“Look at those clouds,” Mom said as she looked out the car window. “I hope that it doesn’t rain.”
“Look at those hills,” Dad said cheerfully. “They mean we are almost to the Missouri River.”
I sighed. We had been riding in the car for over two hours on our way to Omaha, Nebraska, from our home in the center of Iowa. My brother and I were crowded between packs of clothing and the food we were taking for our two-day stay. We were going to the cornerstone-laying and dedication of the Winter Quarters Temple. I could hardly wait to get my first glimpse of our new temple and to see our prophet, President Gordon B. Hinckley.
I thought about my ancestor, Sarah Anne Nixon, who was just about my age when she crossed Iowa on her way to Winter Quarters 155 years ago. What was it like for her?
September 23, 1846—on the western bank of the Mississippi River Tremendous thundershower today. The rain came down in torrents, drenching everything. We have only a tent to shelter us. We left Nauvoo in haste a few days ago. Our carefully packed belongings were scattered by the mobs looking for firearms. We have little left. It was not hard to leave the deserted city, but it breaks my heart to see our beloved temple just across the river—so near, yet unreachable. Papa is still grieving. As Brother Joseph’s bodyguard, he feels he should have somehow prevented the martyrdom. If he would just make music again on his fife, I am sure my heart would not be so heavy.
“May I eat some of the crackers and cheese?” my brother asked. “I’m starving.”
“We’re almost there,” Dad assured him. “We’ll have a big lunch soon.”
We had been in the Chicago Illinois Temple district, and it took all day to drive there. I am glad we don’t have as far to go now. We had been praying for a new temple closer to us, and the Lord heard our prayers.
October 9, 1846—Sugar Creek A miracle in camp today. We have been living on parched and boiled corn, and drinking muddy river water. Many are ill and all are hungry, but today, flocks of quail suddenly flew into camp, falling on wagons and tables. My brothers were able to catch many in their hands! We had a feast. God has not forgotten us. Our rescuers taught us a new song written by Brother Clayton. The song reflects well how I feel today: “All is well!”
Mom started humming a hymn in the front seat of the car. I recognized the tune. It was “Now Let Us Rejoice.”
“Is that one of the hymns you memorized?” I asked her. She was singing in the choir at the cornerstone-laying ceremony. I knew she had to rely on her memory because the choir would not be using books.
“Yes. Memorizing the hymns wasn’t easy, but it has become a real blessing to me. It made me think more about the meaning of the words. I realized that these songs are about the promises given in the temple. So I am singing about my fondest hopes and dreams.”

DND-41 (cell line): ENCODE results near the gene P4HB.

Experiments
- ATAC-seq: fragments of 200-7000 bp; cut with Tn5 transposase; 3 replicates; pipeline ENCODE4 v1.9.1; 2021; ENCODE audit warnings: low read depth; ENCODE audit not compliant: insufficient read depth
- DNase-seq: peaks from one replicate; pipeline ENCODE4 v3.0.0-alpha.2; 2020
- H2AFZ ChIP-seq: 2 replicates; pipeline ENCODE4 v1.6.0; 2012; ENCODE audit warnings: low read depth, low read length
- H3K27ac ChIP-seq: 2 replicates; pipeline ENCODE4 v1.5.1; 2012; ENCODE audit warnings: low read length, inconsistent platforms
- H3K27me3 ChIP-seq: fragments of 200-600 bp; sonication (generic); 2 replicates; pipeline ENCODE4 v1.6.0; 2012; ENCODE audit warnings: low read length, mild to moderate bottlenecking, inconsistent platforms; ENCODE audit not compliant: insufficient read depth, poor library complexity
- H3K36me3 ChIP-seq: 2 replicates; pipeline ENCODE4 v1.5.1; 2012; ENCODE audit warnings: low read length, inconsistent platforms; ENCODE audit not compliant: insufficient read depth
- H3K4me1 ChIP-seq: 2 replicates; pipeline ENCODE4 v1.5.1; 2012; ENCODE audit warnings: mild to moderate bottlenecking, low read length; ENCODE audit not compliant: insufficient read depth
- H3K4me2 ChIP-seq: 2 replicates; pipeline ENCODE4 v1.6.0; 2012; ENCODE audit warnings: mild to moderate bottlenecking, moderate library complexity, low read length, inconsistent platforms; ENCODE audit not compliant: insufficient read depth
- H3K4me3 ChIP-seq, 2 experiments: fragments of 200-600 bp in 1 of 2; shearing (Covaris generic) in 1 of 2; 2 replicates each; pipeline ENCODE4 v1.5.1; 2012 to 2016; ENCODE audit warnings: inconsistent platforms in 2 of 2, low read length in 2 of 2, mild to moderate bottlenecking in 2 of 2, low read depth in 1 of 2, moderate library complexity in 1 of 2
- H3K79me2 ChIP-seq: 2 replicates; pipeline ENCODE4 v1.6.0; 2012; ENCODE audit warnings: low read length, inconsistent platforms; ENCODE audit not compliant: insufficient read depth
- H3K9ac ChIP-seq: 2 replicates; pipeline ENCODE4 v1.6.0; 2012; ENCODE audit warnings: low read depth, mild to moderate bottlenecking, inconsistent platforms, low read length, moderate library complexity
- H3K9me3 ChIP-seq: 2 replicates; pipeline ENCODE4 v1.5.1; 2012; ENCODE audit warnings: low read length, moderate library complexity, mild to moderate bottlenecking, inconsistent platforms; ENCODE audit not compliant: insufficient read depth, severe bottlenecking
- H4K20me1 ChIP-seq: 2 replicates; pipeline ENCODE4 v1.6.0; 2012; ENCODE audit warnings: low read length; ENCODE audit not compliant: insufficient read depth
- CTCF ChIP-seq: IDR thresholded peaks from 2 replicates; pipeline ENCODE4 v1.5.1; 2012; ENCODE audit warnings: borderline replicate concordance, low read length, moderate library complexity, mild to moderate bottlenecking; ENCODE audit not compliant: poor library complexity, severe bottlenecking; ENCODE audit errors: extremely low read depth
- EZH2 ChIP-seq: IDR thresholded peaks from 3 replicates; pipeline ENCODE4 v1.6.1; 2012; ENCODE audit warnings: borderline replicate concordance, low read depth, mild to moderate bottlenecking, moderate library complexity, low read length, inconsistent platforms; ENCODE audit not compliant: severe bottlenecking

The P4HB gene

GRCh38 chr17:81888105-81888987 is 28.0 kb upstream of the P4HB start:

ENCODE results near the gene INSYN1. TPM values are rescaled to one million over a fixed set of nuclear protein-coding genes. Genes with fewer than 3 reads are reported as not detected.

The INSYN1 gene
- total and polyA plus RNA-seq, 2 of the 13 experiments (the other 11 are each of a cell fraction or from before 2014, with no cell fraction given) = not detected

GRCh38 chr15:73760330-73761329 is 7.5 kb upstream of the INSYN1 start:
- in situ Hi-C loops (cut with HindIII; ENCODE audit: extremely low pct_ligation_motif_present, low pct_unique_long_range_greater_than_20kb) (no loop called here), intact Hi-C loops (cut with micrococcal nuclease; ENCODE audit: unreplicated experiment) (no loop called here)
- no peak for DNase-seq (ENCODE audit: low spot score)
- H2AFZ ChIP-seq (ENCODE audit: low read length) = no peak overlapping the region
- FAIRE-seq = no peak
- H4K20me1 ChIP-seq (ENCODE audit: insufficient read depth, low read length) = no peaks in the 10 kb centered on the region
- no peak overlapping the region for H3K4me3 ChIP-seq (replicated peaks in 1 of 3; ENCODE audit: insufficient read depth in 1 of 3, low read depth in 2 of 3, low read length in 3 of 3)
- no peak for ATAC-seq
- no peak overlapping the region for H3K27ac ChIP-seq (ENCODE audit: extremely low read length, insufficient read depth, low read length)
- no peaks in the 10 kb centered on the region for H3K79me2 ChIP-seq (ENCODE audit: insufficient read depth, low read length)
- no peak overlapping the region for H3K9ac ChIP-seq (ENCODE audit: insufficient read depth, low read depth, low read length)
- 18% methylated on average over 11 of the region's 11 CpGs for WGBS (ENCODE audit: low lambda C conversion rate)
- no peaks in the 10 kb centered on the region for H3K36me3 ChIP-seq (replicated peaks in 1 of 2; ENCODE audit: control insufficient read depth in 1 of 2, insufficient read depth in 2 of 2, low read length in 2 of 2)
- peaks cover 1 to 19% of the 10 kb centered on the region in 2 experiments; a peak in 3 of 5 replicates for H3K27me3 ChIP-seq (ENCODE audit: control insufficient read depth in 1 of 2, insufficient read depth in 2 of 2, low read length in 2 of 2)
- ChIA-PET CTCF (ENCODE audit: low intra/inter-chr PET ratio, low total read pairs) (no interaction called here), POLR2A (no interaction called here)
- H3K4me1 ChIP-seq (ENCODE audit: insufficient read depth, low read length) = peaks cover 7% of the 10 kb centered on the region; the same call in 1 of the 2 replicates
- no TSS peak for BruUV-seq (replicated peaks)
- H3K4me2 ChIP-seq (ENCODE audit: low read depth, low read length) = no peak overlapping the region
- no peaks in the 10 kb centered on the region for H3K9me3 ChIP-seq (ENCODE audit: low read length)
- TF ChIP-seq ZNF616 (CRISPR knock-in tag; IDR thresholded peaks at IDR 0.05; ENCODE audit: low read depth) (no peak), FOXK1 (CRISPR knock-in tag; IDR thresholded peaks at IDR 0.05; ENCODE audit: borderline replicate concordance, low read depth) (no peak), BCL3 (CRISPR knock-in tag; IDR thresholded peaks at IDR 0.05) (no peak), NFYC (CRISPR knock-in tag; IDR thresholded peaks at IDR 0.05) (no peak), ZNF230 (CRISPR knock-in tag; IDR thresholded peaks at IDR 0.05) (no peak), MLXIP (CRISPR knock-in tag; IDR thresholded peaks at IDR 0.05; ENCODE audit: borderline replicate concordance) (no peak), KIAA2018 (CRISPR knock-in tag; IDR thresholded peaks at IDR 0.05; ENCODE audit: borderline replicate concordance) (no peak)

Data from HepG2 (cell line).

I could see tears in the corner of her eye, and I felt my own heart grow warm. When I turned to look out the window, I saw a sign that said “Mormon Bridge.” We were nearly there.
November 15, 1846—Mama died today We buried her beside the trail on the plains of Iowa. We were unable to stop in Mt. Pisgah because they had no room, so our rescue company pressed on toward Winter Quarters. Now I must be mother to Thomas, Harriet, Margaret, and baby Rose. My oldest brother, John, says that we must not lose faith. Papa and Mama were sealed together in the Nauvoo Temple. This thought alone seems to comfort Papa. It comforts me as well.
While waiting for the ceremony, we visited the pioneer cemetery on the temple grounds. We read the names of hundreds of people who died here so long ago. But it is not really a sad place—it is a reverent place, like inside a church. We spoke softly about these pioneers and about what they endured for their beliefs. Because of them, we, their descendants, are now able to build temples and worship God freely. I am grateful.
December 1846—Winter Quarters We have settled as best we can into a log hut. It is a rude dwelling, but we are better off than most. This is not our final home, but for now we are grateful for time to gather again as Saints. I wish Mama was here, but I feel she is watching over us. When the spring comes, I will finish the journey that my mother began, for her dream has now become my own.
The rain stopped while the choir sang, and we were able to put down our umbrellas. During the ceremony, I looked up at the windows in the temple. In the stained glass are pictures of rivers, trees, pioneers, and Native Americans. Looking at these windows is almost like looking at a beautiful vision of the past.
I saw the prophet today. He cried when he talked about the pioneers and the sacrifices they made in Nauvoo, in Iowa, and here in Winter Quarters. He said that he felt that they were here in spirit, watching us this day. Then he invited all the children to come up and put some cement onto the cornerstone after he was done. But I was content to watch. My heart was full.
I am glad I was here today. I feel happy inside. I believe that whatever happens to me in my life, I can be strong and faithful like the pioneers, just as long as I remember this place and this day.
“In a message about the pioneers who crossed the plains over a century ago, President J. Reuben Clark spoke words that apply to pioneers in every age. …
“‘They were pioneers in word and thought and act and faith. … God keep their memories ever fresh among us … to help us meet our duties even as they met theirs.’” Elder Dallin H. Oaks Of the Quorum of the Twelve Apostles (Ensign, November 1989, page 64.)